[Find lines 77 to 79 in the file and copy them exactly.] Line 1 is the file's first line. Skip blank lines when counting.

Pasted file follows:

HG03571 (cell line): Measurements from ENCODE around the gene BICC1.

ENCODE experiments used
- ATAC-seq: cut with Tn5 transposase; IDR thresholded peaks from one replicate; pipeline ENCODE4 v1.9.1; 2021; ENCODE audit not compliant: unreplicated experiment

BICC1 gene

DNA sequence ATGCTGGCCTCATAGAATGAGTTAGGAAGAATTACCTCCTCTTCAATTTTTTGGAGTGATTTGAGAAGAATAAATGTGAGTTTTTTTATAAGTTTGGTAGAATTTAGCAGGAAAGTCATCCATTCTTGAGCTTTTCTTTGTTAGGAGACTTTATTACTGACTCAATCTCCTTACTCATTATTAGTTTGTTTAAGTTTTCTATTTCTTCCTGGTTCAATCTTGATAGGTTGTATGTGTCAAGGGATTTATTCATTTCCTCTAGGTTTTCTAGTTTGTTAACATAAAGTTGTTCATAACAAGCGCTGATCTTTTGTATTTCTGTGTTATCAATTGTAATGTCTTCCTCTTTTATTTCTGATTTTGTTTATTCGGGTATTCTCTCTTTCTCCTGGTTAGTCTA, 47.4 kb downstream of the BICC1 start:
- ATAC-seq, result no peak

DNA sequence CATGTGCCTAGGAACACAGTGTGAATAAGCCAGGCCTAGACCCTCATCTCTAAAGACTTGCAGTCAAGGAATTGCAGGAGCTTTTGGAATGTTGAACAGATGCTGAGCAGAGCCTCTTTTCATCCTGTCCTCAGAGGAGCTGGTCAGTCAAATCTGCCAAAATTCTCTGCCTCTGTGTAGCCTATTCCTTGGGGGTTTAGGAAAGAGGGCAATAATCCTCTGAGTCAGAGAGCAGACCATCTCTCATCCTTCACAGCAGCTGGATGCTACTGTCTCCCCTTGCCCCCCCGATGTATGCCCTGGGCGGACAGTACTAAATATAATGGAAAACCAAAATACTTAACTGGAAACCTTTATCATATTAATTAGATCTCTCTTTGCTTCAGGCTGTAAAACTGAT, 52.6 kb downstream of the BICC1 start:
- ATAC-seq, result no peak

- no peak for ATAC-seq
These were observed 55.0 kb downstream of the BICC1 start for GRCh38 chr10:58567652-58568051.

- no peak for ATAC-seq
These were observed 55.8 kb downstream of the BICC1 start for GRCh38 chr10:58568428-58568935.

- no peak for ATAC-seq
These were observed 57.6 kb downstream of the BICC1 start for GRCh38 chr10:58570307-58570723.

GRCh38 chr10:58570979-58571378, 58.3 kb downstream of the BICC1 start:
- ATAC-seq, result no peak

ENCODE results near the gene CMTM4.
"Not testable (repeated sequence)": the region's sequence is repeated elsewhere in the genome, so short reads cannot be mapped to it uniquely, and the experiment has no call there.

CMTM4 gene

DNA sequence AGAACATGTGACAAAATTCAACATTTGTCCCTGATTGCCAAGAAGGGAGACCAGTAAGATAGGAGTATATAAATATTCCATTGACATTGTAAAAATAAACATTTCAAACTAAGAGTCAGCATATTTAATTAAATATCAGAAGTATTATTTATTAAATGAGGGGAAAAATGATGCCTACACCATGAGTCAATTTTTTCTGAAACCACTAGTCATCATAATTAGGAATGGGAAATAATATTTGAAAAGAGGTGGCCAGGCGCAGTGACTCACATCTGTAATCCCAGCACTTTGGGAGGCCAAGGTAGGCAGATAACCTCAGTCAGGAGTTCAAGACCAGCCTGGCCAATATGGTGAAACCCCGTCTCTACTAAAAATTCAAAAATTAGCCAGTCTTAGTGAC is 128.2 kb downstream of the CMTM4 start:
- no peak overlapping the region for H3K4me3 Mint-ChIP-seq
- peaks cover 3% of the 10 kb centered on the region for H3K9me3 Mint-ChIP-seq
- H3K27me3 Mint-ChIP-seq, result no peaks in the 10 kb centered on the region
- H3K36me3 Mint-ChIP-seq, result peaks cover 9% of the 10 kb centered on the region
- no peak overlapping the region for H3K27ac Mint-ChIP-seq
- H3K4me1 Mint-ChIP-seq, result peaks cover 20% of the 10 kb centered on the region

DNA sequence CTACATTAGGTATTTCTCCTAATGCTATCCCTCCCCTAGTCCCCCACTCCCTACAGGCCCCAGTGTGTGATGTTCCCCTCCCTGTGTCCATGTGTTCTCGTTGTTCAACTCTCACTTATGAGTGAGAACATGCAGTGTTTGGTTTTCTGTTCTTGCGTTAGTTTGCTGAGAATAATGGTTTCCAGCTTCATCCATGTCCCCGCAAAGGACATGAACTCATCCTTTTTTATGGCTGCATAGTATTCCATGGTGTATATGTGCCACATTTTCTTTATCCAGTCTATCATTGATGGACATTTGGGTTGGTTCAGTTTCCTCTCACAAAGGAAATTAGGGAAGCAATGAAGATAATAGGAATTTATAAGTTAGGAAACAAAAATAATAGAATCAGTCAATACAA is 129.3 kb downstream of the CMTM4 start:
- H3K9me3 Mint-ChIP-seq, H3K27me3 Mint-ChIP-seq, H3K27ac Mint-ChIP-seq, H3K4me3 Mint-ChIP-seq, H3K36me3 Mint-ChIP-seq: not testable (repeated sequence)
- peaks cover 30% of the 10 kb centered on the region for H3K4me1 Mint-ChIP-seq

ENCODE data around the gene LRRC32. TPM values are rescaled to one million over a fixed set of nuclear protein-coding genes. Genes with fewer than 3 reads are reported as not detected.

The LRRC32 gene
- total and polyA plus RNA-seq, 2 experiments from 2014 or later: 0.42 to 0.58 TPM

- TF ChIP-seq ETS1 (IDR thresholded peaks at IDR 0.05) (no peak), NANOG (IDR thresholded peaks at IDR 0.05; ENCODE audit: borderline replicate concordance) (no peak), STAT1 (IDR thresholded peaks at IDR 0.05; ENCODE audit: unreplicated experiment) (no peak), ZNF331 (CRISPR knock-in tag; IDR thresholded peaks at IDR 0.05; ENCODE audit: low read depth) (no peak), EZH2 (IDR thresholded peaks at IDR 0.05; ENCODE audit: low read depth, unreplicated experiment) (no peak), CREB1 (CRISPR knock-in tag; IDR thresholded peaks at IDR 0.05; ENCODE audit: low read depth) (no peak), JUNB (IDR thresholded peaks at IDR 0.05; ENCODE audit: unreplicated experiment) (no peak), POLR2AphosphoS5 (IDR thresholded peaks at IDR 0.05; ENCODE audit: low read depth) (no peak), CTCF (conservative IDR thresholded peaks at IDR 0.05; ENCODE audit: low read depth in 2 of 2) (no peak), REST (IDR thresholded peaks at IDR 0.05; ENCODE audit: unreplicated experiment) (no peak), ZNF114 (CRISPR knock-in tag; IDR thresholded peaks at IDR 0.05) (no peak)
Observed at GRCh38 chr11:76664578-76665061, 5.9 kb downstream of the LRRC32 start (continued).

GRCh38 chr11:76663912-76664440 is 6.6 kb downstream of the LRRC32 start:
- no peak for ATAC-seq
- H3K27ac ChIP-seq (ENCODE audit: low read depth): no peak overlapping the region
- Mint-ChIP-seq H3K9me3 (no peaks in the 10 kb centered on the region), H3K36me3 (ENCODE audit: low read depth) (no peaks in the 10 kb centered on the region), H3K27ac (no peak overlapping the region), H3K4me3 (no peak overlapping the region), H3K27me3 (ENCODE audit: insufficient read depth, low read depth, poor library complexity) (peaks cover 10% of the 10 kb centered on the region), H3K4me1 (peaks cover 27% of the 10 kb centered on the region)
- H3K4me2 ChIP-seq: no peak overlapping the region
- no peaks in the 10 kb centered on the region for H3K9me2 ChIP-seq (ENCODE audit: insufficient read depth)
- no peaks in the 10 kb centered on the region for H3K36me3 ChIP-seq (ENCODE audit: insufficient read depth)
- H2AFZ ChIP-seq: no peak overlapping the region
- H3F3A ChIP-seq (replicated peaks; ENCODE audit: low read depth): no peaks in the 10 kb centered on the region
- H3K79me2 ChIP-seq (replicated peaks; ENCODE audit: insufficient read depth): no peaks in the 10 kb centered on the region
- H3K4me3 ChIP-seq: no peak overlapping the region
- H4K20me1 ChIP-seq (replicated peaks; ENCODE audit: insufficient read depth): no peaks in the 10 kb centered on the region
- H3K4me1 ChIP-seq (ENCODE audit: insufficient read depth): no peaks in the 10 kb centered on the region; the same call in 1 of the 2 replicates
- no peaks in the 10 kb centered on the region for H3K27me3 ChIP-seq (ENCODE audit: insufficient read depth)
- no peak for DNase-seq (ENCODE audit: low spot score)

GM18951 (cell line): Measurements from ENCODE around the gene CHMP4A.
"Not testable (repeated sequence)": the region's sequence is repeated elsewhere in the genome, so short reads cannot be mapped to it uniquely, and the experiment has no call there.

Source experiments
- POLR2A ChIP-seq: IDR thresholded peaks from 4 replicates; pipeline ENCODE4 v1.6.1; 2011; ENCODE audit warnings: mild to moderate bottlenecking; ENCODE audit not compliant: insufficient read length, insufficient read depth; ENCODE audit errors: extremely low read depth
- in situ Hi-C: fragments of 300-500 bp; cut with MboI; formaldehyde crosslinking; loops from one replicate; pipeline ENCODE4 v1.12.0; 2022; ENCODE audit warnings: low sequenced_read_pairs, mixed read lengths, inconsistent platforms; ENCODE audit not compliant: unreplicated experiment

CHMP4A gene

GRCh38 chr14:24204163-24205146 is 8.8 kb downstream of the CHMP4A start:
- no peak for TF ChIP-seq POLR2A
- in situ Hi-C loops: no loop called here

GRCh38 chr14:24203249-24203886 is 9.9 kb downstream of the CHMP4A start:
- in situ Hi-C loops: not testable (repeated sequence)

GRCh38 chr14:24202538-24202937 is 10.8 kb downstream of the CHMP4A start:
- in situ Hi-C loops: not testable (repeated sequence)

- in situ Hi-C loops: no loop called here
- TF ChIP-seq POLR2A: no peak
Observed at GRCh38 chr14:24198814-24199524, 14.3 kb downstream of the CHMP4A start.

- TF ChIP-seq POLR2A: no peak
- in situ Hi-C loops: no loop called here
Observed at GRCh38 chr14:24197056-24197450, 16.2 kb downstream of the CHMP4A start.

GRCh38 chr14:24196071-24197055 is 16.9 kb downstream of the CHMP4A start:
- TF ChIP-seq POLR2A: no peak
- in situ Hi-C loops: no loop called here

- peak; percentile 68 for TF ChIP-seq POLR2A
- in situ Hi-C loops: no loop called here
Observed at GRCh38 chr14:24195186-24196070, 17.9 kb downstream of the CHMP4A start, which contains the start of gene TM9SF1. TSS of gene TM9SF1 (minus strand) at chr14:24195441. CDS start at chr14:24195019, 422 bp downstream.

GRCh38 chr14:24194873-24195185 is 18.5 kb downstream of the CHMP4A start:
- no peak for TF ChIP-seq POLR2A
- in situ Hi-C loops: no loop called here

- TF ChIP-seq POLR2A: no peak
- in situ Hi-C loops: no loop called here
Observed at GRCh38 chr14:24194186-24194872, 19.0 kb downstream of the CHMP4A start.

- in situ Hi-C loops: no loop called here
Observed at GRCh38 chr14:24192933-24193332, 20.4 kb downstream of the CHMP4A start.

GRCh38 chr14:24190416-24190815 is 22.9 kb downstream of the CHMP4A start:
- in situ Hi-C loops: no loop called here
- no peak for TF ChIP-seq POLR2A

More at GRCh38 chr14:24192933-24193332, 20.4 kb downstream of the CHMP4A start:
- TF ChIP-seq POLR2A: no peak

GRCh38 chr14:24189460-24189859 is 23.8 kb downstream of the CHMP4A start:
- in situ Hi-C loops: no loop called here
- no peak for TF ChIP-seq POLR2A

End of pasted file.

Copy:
- in situ Hi-C loops: no loop called here

- TF ChIP-seq POLR2A: no peak
- in situ Hi-C loops: no loop called here